December 13, 2023

The MediaFeed Manifesto

There are no limits to the types of content that brands can create. The only requirement is that the content must genuinely appeal to the target consumer.

Michael Schreiber

Welcome to the first post of The Media Kit, a publication dedicated to the ongoing evolution of the new content ecosystem. (If you’re looking for an actual media kit or other information about MediaFeed, please reach out and we’ll send one) We’ll be writing about developments in this arena, speaking to experts and generally interesting people and sharing some of our predictions for the future.  The following is an adaptation of something I wrote several months ago for our team about why we do what we do here at MediaFeed.  Thanks for reading.   -MS

Since the creation of the printing press in 1436, right through to the launch of radio and television in the early and mid-twentieth century, the power to deliver mass media to the people resided with a small cadre of gatekeepers. In order to get your message to the people, whether that message was entertaining, informative, or commercial in nature, you needed the publishers and broadcast networks.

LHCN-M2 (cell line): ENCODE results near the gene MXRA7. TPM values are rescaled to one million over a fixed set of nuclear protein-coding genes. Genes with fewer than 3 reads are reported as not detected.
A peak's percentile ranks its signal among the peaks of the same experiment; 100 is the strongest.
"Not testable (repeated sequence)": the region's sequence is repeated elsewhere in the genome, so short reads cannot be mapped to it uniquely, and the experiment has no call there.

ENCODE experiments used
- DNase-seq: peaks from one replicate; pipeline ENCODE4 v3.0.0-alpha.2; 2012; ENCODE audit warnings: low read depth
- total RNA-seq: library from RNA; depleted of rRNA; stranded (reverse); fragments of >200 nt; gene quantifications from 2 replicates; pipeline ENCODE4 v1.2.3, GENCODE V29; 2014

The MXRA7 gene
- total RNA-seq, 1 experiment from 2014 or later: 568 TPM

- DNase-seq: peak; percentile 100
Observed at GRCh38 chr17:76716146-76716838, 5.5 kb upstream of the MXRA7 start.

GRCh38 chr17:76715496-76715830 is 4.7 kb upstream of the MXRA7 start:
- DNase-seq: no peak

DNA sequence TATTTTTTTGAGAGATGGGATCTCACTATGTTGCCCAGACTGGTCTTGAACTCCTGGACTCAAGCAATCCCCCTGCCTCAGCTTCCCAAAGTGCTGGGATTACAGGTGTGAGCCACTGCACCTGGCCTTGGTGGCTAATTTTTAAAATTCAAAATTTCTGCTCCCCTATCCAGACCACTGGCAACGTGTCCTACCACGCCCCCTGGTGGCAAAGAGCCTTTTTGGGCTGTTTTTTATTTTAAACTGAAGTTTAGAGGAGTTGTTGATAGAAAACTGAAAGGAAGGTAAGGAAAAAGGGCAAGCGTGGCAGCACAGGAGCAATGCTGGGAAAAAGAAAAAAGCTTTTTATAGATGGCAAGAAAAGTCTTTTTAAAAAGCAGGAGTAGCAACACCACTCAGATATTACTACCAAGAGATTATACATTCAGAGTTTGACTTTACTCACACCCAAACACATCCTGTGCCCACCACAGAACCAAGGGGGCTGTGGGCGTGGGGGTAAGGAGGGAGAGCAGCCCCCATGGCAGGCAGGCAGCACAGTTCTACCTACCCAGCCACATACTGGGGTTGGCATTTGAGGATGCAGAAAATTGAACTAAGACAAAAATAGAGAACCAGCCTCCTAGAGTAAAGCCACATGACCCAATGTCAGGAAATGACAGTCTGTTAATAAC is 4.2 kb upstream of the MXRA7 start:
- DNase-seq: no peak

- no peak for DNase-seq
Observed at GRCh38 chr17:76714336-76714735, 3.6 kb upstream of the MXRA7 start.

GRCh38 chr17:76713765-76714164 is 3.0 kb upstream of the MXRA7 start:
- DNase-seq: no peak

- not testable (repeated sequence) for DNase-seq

The old gatekeeper paradigm put brands at a real disadvantage. They had to rely on publishers and networks who owned the means of distribution to amplify their brand messages through advertising, and the content around the ads ensured (hopefully) that there were people watching. Most frustrating for brands, however, was the fact that measuring the impact of the ads could be very difficult. It was impossible to know how many people really saw an ad in a newspaper or magazine, and despite the best efforts of the Nielsens of the world, television commercials still represent the best time to go to the bathroom. 

The internet changed that smoke and mirrors game. Ads became trackable, which meant brands now had visibility into how many people were actually seeing and more importantly, clicking on those ads. And once brands had real visibility into the true impact of their ad spend, they had leverage to force lower prices. Now, networks had to push more content with more ads to make the same money. More pageviews. More content. But not necessarily better content. Just more. Stickier. More addictive. It’s been cat and mouse for 20 years now.  Keep people clicking, make it harder to skip commercials, pop ups, grow impressions at all costs.